Crohn’s disease, which affects the large and small intestines, is even more common in Canada and affects about 234 per 100,000 people, with an incidence of 13.4 per 100,000 each year. By comparison, ulcerative colitis prevalence is 58 to 157 per 100,000 in Northern Europe and about 167 per 100,000 for an area of Minnesota. Crohn’s disease prevalence ranges from 27 to 48 per 100,000 in Northern Europe to 144 per 100,000 in an area of Minnesota. Some Third World nations and areas in tropical latitudes have still lower rates. Although the reasons for these differences remain unclear, the hygiene hypothesis may help explain the distribution in Canada, said Richard Fedorak, M.D., of the University of Alberta in Edmonton, a co-author. “If you live in an environment that’s too clean or too sterile as a child your intestines are not exposed to bacteria of the same types and numbers you would be exposed to in a tropical area,” he said. which is especially true for Canada because much of the country has cold winters with little bacterial activity in the soil. Then if the genetic triggers are present, “your intestine is not able to tolerate bacteria as you get older and starts to destroy itself,” he added. Supporting this speculation, the researchers discovered differences among provinces: Nova Scotia in the Maritimes consistently had the highest rates of ulcerative colitis (19.2 incidence and 247.9 prevalence per 100,000) and Crohn’s disease (20.2 incidence and 318.5 per 100,000), Following closely is Alberta, with ulcerative colitis incidence of 11.0 and prevalence of 185.0 per 100,000 and Crohn’s disease incidence of 16.5 and prevalence of 283.0 per 100,000, and Manitoba had likewise high rates of ulcerative colitis (15.4 incidence and 248.6 prevalence per 100,000) and Crohn’s disease (15.4 incidence and 271.4 prevalence per 100,000); Whereas British Columbia, on the west coast, consistently had much lower rates of both ulcerative colitis (9.9 incidence and 162.1 prevalence per 100,000) and Crohn’s disease (8.8 incidence and 160.7 prevalence per 100,000). British Columbia proved to be an outlier, particularly for Crohn’s disease perhaps because of its milder winters, more precipitation, and “because its population ethnic make-up is somewhat different from the rest of Canada,” the researchers wrote. Much of British Columbia’s immigration in the past 20 years has been from Asia, they said. “Asians are known to have less [inflammatory bowel disease] than Caucasians,” perhaps because of genetics, less sterile conditions during childhood, or other environmental factors. Males and females generally had similar rates of ulcerative colitis though significantly more females had Crohn’s disease (1.31 ratio, 95% CI 1.23-1.40). Notably, though, the prevalence of Crohn’s disease was significantly greater in boys than girls (prevalence 49.6 versus 43.8 per 100,000, P=0.0001). After adjusting for age, gender, and province, the prevalence of ulcerative colitis and Crohn’s disease was slightly more common in urban areas (urban-to-rural ratio 1.13 (P=0.01) and 1.05 (P-value not significant), respectively).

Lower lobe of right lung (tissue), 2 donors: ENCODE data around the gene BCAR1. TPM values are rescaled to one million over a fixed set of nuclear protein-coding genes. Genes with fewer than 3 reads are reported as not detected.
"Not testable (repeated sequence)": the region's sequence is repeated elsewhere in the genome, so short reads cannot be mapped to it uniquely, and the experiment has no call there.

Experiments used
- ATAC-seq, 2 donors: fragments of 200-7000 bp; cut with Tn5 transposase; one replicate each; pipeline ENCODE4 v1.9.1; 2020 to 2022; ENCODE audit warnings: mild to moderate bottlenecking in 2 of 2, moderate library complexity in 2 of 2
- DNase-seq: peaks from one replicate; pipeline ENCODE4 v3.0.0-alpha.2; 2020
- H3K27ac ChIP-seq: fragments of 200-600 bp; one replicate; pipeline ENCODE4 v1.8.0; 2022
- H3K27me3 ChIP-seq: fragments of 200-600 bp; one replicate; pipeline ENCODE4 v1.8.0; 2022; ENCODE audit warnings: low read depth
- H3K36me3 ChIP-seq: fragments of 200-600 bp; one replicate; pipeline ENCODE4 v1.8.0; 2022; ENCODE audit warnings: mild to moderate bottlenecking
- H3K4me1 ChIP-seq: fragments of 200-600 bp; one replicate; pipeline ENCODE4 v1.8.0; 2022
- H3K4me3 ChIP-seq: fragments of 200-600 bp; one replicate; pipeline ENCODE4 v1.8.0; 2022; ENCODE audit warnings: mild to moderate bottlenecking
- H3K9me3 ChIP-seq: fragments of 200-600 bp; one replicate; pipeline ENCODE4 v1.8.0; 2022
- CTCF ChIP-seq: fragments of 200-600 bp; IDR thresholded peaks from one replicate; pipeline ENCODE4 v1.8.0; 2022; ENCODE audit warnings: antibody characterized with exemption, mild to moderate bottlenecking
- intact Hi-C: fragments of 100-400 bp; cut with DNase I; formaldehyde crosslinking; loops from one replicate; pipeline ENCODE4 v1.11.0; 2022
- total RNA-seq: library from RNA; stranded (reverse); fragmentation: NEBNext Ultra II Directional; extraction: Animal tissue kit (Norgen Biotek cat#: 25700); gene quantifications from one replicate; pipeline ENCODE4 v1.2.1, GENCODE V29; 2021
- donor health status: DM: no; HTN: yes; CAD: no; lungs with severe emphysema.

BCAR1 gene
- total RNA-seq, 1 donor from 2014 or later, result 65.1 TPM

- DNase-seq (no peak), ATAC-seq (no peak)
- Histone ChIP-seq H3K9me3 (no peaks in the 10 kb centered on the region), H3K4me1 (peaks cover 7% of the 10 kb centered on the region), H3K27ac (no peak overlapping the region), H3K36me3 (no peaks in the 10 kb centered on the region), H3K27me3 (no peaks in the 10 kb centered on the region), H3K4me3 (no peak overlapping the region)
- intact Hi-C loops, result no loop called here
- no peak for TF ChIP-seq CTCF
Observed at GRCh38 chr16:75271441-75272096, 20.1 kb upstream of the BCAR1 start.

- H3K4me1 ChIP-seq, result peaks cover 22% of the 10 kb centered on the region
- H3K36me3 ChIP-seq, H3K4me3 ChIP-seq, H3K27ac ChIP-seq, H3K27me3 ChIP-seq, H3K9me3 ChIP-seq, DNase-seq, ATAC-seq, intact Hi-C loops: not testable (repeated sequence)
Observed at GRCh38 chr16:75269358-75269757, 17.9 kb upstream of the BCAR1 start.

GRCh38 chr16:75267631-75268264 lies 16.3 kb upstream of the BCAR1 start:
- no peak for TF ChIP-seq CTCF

The Great Canadian Fart Survey
But retaining gas may cause harm. Dr. Wynne-Jones a New Zealand physician claims being polite results in herniations of the bowel (diverticulosis) due to constant pressure from the gas. He advises patients to pass flatus whenever necessary. But he makes no mention of whether he’s ever invited a second time to dinner parties. How much flatus collects in the bowel depends on the type of bacteria present, the speed at which gas reaches the rectum and the amount of undigested carbohydrate in the lower bowel. Genetics plays a role. If your Mother produces methane gas there’s a good chance her children will also manufacture it. A lighted match once placed near the trowsers of a friend expelling gas turned royal blue due to methane gas. But please don’t try this experiment. Novartis, the company behind this study, believes it has a flatus buster called Gas-X (simethicone). This is a silicone-based substance included as an antifoaming agent in many other medications for the release of excess gas and digestion. So it’s nothing new.